Continuing Iron Age's Century-Long Tradition

Welcome to Scrap Price Bulletin

If you're looking for current iron and steel scrap metal prices, market commentary or short-term outlook then you've landed on the right website.

Start your subscription


October markets once again may turn into a pumpkin

By John Ambrosia - September 26, 2016

The last time ferrous scrap prices rose during an October, George W. Bush and John Kerry were heading into the home stretch of their presidential bids; Hillary Clinton was still a sitting U.S. senator; Barack Obama was a sitting Illinois state senator; and Donald Trump was hosting a new TV show called “The Apprentice.”

Industry Survey of Factors Affecting the Upcoming Market

Imagine having advanced notice of what your allies, competitors, peers and clients are thinking about what's to come in each new monthly scrap market. Scrap Trends Outlook, delivers an exclusive look at where prices, supplies, demand and other factors may be heading. Each month, Scrap Trends Outlook gives you a chance to listen in on the emerging industry conversation about the upcoming scrap market and provides a comprehensive tool for buyers and sellers to gaze into an industry consensus of where the price and availability of scrap may be heading.

Numbers and Letters

A quick look at key points expected to affect next month's markets


Prices have fallen across the board in an October market in nine of the past ten years, and 13 of the past 15 years. In only one year –2004 –did prices rise across the board. Last year, prices fell hard in October, with grades losing $40-$50 on average. Both buyers and sellers believe next month will see a down market, or a weak sideways one in the best case.


The percentage of respondents in this month’s survey who expect prices to fall. An additional 21 percent say prices could be sideways or soft sideways next month. Prime and cut grades lead the way in expected market declines, with foundry grades following closely behind. None of the respondents say there could be an October increase.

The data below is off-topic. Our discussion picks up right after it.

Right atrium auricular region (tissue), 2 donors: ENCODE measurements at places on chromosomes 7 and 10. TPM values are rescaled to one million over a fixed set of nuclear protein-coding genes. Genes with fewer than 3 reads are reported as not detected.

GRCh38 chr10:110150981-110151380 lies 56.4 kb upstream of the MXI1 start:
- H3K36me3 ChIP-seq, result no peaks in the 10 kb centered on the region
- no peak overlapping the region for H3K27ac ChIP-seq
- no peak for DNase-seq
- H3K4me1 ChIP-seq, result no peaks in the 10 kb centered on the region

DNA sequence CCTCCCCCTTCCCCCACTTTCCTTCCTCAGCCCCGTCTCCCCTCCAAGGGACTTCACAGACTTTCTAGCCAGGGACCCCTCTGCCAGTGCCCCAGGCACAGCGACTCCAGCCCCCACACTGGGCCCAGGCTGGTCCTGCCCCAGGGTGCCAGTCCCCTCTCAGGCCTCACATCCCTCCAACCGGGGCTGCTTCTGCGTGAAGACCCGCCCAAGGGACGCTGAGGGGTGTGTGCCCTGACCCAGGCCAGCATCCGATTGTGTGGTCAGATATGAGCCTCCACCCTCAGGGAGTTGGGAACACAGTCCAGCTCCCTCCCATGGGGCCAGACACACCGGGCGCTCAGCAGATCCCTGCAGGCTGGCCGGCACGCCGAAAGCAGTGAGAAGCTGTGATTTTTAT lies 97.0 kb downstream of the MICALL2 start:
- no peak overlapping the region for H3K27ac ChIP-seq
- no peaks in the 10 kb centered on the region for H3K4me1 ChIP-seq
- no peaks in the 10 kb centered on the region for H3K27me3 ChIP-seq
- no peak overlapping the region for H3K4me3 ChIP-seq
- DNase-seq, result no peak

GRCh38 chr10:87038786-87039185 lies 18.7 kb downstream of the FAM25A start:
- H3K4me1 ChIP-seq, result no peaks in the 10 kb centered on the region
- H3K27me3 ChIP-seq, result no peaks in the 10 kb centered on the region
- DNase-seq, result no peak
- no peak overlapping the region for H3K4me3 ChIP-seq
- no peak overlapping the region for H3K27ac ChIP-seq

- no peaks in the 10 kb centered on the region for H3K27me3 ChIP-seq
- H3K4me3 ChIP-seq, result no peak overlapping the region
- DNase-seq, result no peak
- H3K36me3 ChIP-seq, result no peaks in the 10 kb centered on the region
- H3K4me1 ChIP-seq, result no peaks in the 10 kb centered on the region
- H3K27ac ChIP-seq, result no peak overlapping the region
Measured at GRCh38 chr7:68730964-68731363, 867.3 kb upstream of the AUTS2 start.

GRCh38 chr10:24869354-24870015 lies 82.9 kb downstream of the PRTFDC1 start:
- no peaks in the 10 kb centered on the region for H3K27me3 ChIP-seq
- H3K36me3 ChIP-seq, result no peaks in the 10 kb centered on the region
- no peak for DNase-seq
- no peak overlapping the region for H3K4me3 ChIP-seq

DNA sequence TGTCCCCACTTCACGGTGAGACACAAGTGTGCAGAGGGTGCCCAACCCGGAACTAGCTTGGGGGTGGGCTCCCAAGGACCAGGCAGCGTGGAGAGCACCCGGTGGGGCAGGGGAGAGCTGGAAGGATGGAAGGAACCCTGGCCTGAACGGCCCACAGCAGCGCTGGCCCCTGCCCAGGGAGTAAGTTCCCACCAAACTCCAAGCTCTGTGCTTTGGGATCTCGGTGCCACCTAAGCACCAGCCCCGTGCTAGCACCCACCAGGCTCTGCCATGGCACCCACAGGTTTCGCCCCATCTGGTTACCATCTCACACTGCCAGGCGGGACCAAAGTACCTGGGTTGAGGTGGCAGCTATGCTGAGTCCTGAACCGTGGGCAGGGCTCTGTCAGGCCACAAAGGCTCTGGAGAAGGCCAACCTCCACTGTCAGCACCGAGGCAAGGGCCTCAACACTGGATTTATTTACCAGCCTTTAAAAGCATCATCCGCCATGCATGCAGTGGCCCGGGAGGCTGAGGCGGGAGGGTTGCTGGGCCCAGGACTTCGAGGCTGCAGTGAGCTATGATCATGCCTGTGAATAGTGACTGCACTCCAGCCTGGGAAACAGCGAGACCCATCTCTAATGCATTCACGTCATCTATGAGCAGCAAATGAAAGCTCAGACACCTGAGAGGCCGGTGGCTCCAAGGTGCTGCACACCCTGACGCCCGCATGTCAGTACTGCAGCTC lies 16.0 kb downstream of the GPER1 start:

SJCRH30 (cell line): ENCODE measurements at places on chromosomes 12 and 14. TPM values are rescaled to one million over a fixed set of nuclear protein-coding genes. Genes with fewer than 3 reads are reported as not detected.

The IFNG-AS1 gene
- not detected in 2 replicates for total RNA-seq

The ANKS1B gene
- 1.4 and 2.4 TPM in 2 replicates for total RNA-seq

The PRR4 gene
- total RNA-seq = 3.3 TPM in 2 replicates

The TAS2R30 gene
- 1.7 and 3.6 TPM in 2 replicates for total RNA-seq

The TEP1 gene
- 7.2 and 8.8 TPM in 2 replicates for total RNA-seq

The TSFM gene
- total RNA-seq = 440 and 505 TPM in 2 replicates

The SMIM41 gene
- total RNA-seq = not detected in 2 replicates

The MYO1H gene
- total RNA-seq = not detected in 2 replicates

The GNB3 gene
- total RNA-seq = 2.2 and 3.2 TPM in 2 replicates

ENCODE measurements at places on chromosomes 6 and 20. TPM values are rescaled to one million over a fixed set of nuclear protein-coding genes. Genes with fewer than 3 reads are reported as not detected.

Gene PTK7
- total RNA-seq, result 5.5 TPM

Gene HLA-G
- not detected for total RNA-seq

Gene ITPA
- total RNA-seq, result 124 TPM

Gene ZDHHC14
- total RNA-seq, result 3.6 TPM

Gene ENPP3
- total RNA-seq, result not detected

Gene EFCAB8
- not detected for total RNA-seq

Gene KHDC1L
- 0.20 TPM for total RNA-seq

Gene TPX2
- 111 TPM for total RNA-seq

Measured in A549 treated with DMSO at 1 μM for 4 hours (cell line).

So far in 2016, scrap exports are running nearly 15 percent behind 2015 levels. Respondents are expressing further pessimism about next month’s exports, which seems to be fueled by a year in which exports overall are still far behind last year plus the fact that shipments began to drop in mid-summer and have yet to show any recovery.

Our Methodology

Scrap Trends Outlook Methodology: A numerical value is given to the overall trend for the upcoming month after all the survey results of a series of 15 indexes are calculated based on a weighted average. A number close to 50 will give a ‘sideways’ or ‘unchanged’ reading, while numbers above 50 will give a reading for a bullish trend. The closer to 100, the more likely it is that prices will trend upward. Conversely, a number below 50 will give a reading for a bearish trend. The closer to 0, the more likely it is that prices will trend downward. N/A means there were too few survey responses to publish a reliable figure.

Taking Account

A look at how Scrap Trends Outlook Index numbers for June stacked up against actual changes in last month's market.

Prime Grades

September Review
September Review
September outlook:
Bearish (41.0)
September's actual change:
Busheling: - $37/14% 
Bundles: - $37/14% 

Cut Grades

September Review
September Review
September outlook:
Bearish (47.2)
September's actual change:
No. 1 HM: - $15/7% 
P&S: - $17/7% 

Frag Grades

September Review
September Review
September outlook:
Bearish (48.4)
September's actual change:
Shred: - $18/8% 

Foundry Grades

September Review
September Review
September outlook:
Bearish (45.9)
September's actual change:
Punchings: - $25/5% 
Misc. Foundry: - $25/7% 

10 Things to Watch

Never miss what's going to happen in next month's ferrous scrap market again

Sign-up for the new free alert, 'Ten things to watch'  and we'll tell you what we're keeping an eye on for next month's ferrous scrap markets


By mid-September, mills and brokers already were telling sellers that October was going to be down
Higher mill inventories still could make an impact
Demand for alternative irons will be down
The flow of scrap into the yards could be down
At the same time, scrap could start backing up in yards
A decrease in vehicle sales and the slowing of the construction season could hurt mill demand
Some planned steel mill outages are coming up
Imported scrap levels, especially primes, could hurt
There is no sign that scrap exports will increase
Historically, prices are down in October markets

Notable Quotes about Next Month

" More of the same only with the decrease in auto/truck sales and the construction season slowing down, there is going to be less demand."
" Scrap is backing up in the yards. The only place to ship is export and those prices are not good.
" Scrap export could change supply status."
" Imported steel."
" Mills and brokers already talking it down."
" Flow to yards down."